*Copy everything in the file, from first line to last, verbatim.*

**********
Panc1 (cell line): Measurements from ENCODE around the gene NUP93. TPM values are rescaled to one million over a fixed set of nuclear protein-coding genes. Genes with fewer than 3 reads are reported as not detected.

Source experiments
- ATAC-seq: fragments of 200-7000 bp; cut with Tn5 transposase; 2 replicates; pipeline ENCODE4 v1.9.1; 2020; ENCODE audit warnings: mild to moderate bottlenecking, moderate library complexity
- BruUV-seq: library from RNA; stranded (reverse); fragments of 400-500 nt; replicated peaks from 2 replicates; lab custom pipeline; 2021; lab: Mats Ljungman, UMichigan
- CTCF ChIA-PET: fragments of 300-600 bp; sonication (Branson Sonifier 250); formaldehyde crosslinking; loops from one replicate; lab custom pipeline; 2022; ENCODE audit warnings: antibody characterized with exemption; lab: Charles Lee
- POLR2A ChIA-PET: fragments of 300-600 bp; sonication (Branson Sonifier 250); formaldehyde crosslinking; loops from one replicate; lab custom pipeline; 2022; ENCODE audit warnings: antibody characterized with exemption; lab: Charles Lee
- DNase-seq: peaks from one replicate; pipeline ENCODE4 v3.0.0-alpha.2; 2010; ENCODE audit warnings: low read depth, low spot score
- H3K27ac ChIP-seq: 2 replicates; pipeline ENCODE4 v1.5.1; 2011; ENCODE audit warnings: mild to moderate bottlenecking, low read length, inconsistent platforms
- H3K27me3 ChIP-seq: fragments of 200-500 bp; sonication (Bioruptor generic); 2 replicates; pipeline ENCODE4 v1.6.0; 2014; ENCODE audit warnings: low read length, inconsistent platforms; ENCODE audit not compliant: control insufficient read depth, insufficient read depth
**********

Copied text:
Panc1 (cell line): Measurements from ENCODE around the gene NUP93. TPM values are rescaled to one million over a fixed set of nuclear protein-coding genes. Genes with fewer than 3 reads are reported as not detected.

Source experiments
- ATAC-seq: fragments of 200-7000 bp; cut with Tn5 transposase; 2 replicates; pipeline ENCODE4 v1.9.1; 2020; ENCODE audit warnings: mild to moderate bottlenecking, moderate library complexity
- BruUV-seq: library from RNA; stranded (reverse); fragments of 400-500 nt; replicated peaks from 2 replicates; lab custom pipeline; 2021; lab: Mats Ljungman, UMichigan
- CTCF ChIA-PET: fragments of 300-600 bp; sonication (Branson Sonifier 250); formaldehyde crosslinking; loops from one replicate; lab custom pipeline; 2022; ENCODE audit warnings: antibody characterized with exemption; lab: Charles Lee
- POLR2A ChIA-PET: fragments of 300-600 bp; sonication (Branson Sonifier 250); formaldehyde crosslinking; loops from one replicate; lab custom pipeline; 2022; ENCODE audit warnings: antibody characterized with exemption; lab: Charles Lee
- DNase-seq: peaks from one replicate; pipeline ENCODE4 v3.0.0-alpha.2; 2010; ENCODE audit warnings: low read depth, low spot score
- H3K27ac ChIP-seq: 2 replicates; pipeline ENCODE4 v1.5.1; 2011; ENCODE audit warnings: mild to moderate bottlenecking, low read length, inconsistent platforms
- H3K27me3 ChIP-seq: fragments of 200-500 bp; sonication (Bioruptor generic); 2 replicates; pipeline ENCODE4 v1.6.0; 2014; ENCODE audit warnings: low read length, inconsistent platforms; ENCODE audit not compliant: control insufficient read depth, insufficient read depth